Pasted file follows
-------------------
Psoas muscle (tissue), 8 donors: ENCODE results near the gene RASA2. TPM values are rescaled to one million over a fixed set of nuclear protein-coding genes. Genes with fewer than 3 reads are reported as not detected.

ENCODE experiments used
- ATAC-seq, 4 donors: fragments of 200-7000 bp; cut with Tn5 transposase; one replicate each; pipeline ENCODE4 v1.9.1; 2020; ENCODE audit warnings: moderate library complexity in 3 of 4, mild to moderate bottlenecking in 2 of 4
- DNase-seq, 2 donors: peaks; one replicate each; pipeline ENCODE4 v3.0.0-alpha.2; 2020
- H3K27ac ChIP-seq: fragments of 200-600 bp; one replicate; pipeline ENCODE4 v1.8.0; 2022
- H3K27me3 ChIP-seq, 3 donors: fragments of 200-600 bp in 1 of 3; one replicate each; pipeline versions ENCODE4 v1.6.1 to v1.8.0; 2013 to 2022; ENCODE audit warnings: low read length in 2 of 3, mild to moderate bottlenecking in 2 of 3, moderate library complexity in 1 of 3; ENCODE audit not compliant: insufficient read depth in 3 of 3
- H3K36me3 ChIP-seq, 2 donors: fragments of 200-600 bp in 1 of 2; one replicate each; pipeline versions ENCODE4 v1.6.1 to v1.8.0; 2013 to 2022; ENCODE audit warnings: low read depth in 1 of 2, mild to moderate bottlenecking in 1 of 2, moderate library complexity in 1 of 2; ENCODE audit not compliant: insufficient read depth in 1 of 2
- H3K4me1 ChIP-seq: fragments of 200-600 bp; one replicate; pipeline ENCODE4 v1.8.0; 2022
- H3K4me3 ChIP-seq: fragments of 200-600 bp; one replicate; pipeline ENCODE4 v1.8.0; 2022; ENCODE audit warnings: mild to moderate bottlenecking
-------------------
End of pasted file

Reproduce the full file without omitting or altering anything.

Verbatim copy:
Psoas muscle (tissue), 8 donors: ENCODE results near the gene RASA2. TPM values are rescaled to one million over a fixed set of nuclear protein-coding genes. Genes with fewer than 3 reads are reported as not detected.

ENCODE experiments used
- ATAC-seq, 4 donors: fragments of 200-7000 bp; cut with Tn5 transposase; one replicate each; pipeline ENCODE4 v1.9.1; 2020; ENCODE audit warnings: moderate library complexity in 3 of 4, mild to moderate bottlenecking in 2 of 4
- DNase-seq, 2 donors: peaks; one replicate each; pipeline ENCODE4 v3.0.0-alpha.2; 2020
- H3K27ac ChIP-seq: fragments of 200-600 bp; one replicate; pipeline ENCODE4 v1.8.0; 2022
- H3K27me3 ChIP-seq, 3 donors: fragments of 200-600 bp in 1 of 3; one replicate each; pipeline versions ENCODE4 v1.6.1 to v1.8.0; 2013 to 2022; ENCODE audit warnings: low read length in 2 of 3, mild to moderate bottlenecking in 2 of 3, moderate library complexity in 1 of 3; ENCODE audit not compliant: insufficient read depth in 3 of 3
- H3K36me3 ChIP-seq, 2 donors: fragments of 200-600 bp in 1 of 2; one replicate each; pipeline versions ENCODE4 v1.6.1 to v1.8.0; 2013 to 2022; ENCODE audit warnings: low read depth in 1 of 2, mild to moderate bottlenecking in 1 of 2, moderate library complexity in 1 of 2; ENCODE audit not compliant: insufficient read depth in 1 of 2
- H3K4me1 ChIP-seq: fragments of 200-600 bp; one replicate; pipeline ENCODE4 v1.8.0; 2022
- H3K4me3 ChIP-seq: fragments of 200-600 bp; one replicate; pipeline ENCODE4 v1.8.0; 2022; ENCODE audit warnings: mild to moderate bottlenecking